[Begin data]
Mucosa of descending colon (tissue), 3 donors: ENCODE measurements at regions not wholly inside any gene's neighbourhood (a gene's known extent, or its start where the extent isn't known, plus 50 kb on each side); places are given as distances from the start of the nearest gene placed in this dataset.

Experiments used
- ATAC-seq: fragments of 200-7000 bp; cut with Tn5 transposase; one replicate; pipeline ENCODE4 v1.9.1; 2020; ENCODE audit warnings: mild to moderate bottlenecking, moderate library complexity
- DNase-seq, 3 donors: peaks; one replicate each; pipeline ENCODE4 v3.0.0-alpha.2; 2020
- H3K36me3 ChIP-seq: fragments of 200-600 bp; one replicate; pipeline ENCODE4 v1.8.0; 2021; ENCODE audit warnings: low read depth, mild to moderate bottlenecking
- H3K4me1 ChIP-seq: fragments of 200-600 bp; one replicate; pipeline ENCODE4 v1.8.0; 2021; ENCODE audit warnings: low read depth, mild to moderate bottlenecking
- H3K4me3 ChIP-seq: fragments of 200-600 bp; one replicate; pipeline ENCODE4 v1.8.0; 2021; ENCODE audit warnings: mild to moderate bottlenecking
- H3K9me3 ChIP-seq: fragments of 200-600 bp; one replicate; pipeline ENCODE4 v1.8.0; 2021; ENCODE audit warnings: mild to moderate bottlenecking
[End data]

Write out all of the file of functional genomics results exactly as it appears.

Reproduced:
Mucosa of descending colon (tissue), 3 donors: ENCODE measurements at regions not wholly inside any gene's neighbourhood (a gene's known extent, or its start where the extent isn't known, plus 50 kb on each side); places are given as distances from the start of the nearest gene placed in this dataset.

Experiments used
- ATAC-seq: fragments of 200-7000 bp; cut with Tn5 transposase; one replicate; pipeline ENCODE4 v1.9.1; 2020; ENCODE audit warnings: mild to moderate bottlenecking, moderate library complexity
- DNase-seq, 3 donors: peaks; one replicate each; pipeline ENCODE4 v3.0.0-alpha.2; 2020
- H3K36me3 ChIP-seq: fragments of 200-600 bp; one replicate; pipeline ENCODE4 v1.8.0; 2021; ENCODE audit warnings: low read depth, mild to moderate bottlenecking
- H3K4me1 ChIP-seq: fragments of 200-600 bp; one replicate; pipeline ENCODE4 v1.8.0; 2021; ENCODE audit warnings: low read depth, mild to moderate bottlenecking
- H3K4me3 ChIP-seq: fragments of 200-600 bp; one replicate; pipeline ENCODE4 v1.8.0; 2021; ENCODE audit warnings: mild to moderate bottlenecking
- H3K9me3 ChIP-seq: fragments of 200-600 bp; one replicate; pipeline ENCODE4 v1.8.0; 2021; ENCODE audit warnings: mild to moderate bottlenecking